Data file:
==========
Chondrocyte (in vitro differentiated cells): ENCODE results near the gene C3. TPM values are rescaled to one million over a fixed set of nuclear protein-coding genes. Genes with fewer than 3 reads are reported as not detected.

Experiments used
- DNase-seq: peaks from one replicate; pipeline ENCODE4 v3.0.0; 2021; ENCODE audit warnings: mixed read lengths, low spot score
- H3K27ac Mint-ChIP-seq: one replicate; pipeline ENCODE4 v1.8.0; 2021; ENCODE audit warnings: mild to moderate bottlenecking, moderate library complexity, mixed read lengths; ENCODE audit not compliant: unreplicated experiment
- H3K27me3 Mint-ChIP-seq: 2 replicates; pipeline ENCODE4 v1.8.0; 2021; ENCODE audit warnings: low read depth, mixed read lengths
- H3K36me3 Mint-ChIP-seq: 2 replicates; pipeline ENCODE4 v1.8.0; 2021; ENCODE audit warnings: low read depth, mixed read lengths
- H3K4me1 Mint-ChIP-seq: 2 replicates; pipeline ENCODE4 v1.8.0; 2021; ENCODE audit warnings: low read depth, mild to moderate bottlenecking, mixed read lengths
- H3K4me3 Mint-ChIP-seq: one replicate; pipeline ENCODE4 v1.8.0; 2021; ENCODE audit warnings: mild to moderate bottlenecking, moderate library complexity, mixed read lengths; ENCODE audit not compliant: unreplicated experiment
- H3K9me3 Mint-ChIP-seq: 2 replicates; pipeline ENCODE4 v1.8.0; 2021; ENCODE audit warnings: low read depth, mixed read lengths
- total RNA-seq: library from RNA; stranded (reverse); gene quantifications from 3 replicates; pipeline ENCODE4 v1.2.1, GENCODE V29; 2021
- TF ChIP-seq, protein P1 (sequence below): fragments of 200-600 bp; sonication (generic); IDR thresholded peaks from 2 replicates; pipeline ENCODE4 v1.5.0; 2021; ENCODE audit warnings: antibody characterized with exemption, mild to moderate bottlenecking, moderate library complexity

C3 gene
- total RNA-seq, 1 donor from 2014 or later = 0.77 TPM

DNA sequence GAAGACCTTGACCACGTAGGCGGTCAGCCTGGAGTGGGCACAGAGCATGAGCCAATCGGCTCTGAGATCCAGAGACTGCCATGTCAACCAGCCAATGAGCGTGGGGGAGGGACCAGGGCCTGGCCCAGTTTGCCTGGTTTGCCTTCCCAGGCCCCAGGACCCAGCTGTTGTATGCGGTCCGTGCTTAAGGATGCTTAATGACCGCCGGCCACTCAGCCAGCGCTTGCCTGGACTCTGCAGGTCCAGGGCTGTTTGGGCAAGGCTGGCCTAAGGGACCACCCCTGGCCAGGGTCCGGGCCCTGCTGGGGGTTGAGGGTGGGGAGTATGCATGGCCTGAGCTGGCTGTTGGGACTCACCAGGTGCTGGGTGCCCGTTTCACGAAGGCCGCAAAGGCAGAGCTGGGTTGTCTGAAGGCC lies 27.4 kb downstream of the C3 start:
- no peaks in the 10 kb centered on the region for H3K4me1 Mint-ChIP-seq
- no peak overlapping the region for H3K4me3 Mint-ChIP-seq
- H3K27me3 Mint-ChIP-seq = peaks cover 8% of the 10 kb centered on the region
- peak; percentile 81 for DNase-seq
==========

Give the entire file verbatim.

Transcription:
Chondrocyte (in vitro differentiated cells): ENCODE results near the gene C3. TPM values are rescaled to one million over a fixed set of nuclear protein-coding genes. Genes with fewer than 3 reads are reported as not detected.

Experiments used
- DNase-seq: peaks from one replicate; pipeline ENCODE4 v3.0.0; 2021; ENCODE audit warnings: mixed read lengths, low spot score
- H3K27ac Mint-ChIP-seq: one replicate; pipeline ENCODE4 v1.8.0; 2021; ENCODE audit warnings: mild to moderate bottlenecking, moderate library complexity, mixed read lengths; ENCODE audit not compliant: unreplicated experiment
- H3K27me3 Mint-ChIP-seq: 2 replicates; pipeline ENCODE4 v1.8.0; 2021; ENCODE audit warnings: low read depth, mixed read lengths
- H3K36me3 Mint-ChIP-seq: 2 replicates; pipeline ENCODE4 v1.8.0; 2021; ENCODE audit warnings: low read depth, mixed read lengths
- H3K4me1 Mint-ChIP-seq: 2 replicates; pipeline ENCODE4 v1.8.0; 2021; ENCODE audit warnings: low read depth, mild to moderate bottlenecking, mixed read lengths
- H3K4me3 Mint-ChIP-seq: one replicate; pipeline ENCODE4 v1.8.0; 2021; ENCODE audit warnings: mild to moderate bottlenecking, moderate library complexity, mixed read lengths; ENCODE audit not compliant: unreplicated experiment
- H3K9me3 Mint-ChIP-seq: 2 replicates; pipeline ENCODE4 v1.8.0; 2021; ENCODE audit warnings: low read depth, mixed read lengths
- total RNA-seq: library from RNA; stranded (reverse); gene quantifications from 3 replicates; pipeline ENCODE4 v1.2.1, GENCODE V29; 2021
- TF ChIP-seq, protein P1 (sequence below): fragments of 200-600 bp; sonication (generic); IDR thresholded peaks from 2 replicates; pipeline ENCODE4 v1.5.0; 2021; ENCODE audit warnings: antibody characterized with exemption, mild to moderate bottlenecking, moderate library complexity

C3 gene
- total RNA-seq, 1 donor from 2014 or later = 0.77 TPM

DNA sequence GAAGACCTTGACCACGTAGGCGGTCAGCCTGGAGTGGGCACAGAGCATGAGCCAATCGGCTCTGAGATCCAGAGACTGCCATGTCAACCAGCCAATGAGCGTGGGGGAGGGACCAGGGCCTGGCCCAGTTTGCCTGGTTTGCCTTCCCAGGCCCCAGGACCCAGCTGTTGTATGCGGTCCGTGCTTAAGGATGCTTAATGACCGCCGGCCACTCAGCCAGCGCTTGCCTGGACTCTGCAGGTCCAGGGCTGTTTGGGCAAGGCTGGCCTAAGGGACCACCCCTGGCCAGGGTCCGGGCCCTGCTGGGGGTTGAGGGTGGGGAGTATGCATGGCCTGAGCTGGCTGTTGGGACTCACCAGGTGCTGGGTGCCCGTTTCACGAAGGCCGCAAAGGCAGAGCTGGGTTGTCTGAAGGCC lies 27.4 kb downstream of the C3 start:
- no peaks in the 10 kb centered on the region for H3K4me1 Mint-ChIP-seq
- no peak overlapping the region for H3K4me3 Mint-ChIP-seq
- H3K27me3 Mint-ChIP-seq = peaks cover 8% of the 10 kb centered on the region
- peak; percentile 81 for DNase-seq